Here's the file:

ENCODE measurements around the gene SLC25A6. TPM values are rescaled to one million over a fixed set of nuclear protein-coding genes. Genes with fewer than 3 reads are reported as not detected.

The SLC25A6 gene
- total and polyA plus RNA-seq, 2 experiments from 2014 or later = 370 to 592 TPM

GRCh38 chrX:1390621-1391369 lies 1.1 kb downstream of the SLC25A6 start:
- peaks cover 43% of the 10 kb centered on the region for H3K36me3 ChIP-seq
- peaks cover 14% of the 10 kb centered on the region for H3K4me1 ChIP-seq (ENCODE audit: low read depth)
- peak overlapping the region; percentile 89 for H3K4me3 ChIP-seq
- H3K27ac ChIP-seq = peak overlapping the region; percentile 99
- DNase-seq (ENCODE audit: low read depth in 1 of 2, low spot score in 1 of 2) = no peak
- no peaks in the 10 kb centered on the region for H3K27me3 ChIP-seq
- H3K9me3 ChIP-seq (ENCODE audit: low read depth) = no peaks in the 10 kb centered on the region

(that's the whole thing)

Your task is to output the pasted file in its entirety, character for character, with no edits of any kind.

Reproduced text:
ENCODE measurements around the gene SLC25A6. TPM values are rescaled to one million over a fixed set of nuclear protein-coding genes. Genes with fewer than 3 reads are reported as not detected.

The SLC25A6 gene
- total and polyA plus RNA-seq, 2 experiments from 2014 or later = 370 to 592 TPM

GRCh38 chrX:1390621-1391369 lies 1.1 kb downstream of the SLC25A6 start:
- peaks cover 43% of the 10 kb centered on the region for H3K36me3 ChIP-seq
- peaks cover 14% of the 10 kb centered on the region for H3K4me1 ChIP-seq (ENCODE audit: low read depth)
- peak overlapping the region; percentile 89 for H3K4me3 ChIP-seq
- H3K27ac ChIP-seq = peak overlapping the region; percentile 99
- DNase-seq (ENCODE audit: low read depth in 1 of 2, low spot score in 1 of 2) = no peak
- no peaks in the 10 kb centered on the region for H3K27me3 ChIP-seq
- H3K9me3 ChIP-seq (ENCODE audit: low read depth) = no peaks in the 10 kb centered on the region